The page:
Presentation #112.04 in the session “Plenary Panel: Interstellar Objects and Active Small Bodies”.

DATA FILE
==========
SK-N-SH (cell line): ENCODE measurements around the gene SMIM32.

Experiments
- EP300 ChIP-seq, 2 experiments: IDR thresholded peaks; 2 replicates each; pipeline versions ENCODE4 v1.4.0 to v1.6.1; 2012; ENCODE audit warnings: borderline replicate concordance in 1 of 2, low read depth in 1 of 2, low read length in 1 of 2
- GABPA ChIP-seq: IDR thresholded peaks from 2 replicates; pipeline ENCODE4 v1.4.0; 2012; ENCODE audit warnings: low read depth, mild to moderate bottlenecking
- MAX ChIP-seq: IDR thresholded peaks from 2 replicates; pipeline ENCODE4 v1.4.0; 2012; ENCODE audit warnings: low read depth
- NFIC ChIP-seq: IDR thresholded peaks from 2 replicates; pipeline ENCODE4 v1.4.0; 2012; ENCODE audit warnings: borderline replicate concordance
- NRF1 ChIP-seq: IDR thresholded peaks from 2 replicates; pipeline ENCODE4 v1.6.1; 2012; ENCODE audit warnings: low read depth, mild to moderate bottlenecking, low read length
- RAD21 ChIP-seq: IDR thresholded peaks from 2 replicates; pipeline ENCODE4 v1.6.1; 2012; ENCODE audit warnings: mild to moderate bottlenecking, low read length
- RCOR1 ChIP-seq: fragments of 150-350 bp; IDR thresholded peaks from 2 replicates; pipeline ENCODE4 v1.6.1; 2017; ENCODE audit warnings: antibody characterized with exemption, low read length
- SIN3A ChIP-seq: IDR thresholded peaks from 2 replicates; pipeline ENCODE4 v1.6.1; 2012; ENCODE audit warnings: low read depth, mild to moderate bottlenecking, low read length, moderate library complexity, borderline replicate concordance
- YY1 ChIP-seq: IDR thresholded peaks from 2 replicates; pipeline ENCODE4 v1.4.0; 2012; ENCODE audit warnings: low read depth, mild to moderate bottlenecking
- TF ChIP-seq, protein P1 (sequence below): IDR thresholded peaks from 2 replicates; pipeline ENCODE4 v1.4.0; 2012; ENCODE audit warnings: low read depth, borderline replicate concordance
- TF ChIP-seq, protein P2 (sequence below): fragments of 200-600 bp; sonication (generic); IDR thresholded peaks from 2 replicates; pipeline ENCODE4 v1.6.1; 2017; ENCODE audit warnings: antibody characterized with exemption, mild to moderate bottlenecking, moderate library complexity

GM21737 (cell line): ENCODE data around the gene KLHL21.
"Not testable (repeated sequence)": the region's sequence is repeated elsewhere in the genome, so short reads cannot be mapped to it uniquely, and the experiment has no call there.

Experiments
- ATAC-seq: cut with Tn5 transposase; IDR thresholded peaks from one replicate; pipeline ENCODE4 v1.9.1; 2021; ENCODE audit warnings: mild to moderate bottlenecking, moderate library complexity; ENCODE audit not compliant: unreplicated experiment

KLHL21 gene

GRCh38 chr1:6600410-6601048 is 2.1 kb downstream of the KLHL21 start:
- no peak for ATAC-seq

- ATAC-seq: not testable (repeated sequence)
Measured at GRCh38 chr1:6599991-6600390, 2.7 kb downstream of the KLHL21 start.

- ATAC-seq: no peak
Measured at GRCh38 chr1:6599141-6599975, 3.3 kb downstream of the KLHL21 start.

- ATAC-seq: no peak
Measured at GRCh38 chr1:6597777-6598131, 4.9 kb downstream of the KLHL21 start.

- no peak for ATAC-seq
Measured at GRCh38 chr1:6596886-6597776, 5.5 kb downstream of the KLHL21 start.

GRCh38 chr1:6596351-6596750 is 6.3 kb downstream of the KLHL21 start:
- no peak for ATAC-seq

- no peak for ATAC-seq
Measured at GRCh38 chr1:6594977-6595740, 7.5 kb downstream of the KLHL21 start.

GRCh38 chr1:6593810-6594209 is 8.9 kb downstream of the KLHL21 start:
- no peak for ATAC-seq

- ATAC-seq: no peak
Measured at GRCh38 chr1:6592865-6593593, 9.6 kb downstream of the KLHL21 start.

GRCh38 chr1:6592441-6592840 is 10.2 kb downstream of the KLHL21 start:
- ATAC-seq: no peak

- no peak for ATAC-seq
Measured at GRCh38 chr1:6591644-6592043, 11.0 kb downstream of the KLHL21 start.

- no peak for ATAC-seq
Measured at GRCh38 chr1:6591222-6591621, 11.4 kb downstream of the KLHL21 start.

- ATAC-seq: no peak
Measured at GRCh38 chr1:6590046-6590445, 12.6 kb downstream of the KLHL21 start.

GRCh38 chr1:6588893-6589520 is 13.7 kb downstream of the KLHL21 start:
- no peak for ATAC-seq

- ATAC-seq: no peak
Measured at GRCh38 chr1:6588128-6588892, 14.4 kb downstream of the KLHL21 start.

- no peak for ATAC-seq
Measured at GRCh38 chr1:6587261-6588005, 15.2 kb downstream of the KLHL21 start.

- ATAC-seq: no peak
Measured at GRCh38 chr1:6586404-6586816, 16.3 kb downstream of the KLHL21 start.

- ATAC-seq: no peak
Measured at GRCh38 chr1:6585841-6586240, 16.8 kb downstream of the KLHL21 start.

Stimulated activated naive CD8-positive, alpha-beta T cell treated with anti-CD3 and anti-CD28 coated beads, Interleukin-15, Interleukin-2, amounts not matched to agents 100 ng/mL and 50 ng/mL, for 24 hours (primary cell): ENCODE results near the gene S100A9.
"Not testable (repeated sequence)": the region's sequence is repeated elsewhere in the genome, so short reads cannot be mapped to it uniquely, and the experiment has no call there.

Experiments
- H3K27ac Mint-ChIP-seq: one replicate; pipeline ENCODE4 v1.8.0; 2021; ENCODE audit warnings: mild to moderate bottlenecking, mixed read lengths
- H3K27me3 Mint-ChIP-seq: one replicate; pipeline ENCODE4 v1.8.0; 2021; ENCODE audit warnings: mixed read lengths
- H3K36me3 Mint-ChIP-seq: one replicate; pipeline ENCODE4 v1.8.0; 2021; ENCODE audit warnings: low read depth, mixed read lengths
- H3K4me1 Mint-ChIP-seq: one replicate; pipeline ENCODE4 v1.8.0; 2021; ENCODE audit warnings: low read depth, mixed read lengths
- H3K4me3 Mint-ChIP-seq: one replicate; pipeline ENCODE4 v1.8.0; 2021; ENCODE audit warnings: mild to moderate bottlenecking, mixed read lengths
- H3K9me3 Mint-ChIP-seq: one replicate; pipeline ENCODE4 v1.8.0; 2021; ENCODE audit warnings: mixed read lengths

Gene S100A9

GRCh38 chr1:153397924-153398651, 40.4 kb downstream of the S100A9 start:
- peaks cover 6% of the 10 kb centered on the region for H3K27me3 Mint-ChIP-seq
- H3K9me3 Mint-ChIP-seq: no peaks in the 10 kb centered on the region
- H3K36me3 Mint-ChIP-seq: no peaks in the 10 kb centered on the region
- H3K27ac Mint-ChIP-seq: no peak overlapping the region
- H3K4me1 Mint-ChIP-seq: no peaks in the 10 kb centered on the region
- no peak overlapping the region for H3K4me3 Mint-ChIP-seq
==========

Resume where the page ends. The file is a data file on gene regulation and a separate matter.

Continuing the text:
Observing small active bodies at the earliest stages of activity before vigorous water-ice sublimation begins can help fill a critical knowledge gap concerning gas and dust emissions from these objects. Many of these objects exhibit long-term quiescent activity that is punctuated by sporadic outbursts or even fragmentation events. Models of nucleus structure and composition, as well as surface and subsurface activity, can be constrained by simultaneous measurements of gas and dust comae over a large range of heliocentric distances. Far from the Sun the sublimation and outgassing of hyper-volatiles, such as CO and CO2, becomes important, as does the amorphous-to-crystalline water-ice transition and mass wasting events, both of which can release trapped volatiles. The measured abundance ratios of CO/CO2 and other key species constrain models of nucleus activity and icy body formation and evolution. Centaurs, which are in the transition stage between Kuiper Belt objects and Jupiter family comets, are relevant, especially those which are passing through the dynamical Gateway region near Jupiter. We will review many active Centaurs, including 29P/Schwassmann-Wachmann 1, 2060 Chiron, 174P/ Echeclus, P/2010 C1 (Scotti) and the recently discovered P/2019 LD2 (ATLAS). We will also examine what observational constraints are provided from the distant activity of Jupiter Family Comets, (such as 159P/LONEOS and 103P/Hartley 2), and Oort Cloud comets (such as C/1995 O1 (Hale-Bopp), C/2010 U3 (Boattini), C/2016 R2 (PanSTARRS) and the currently inbound C/2017 K2 (PanSTARRS)). Since a very long baseline on heliocentric distance is needed to constrain the models, we will also review many valuable contributions from the amateur community for establishing a reliable long-term record of activity and make recommendations for constructing improved lightcurves and partnerships. This material is based in part on work done by M.W. while serving at the National Science Foundation and in part supported by NSF Grant No. AST-1945950.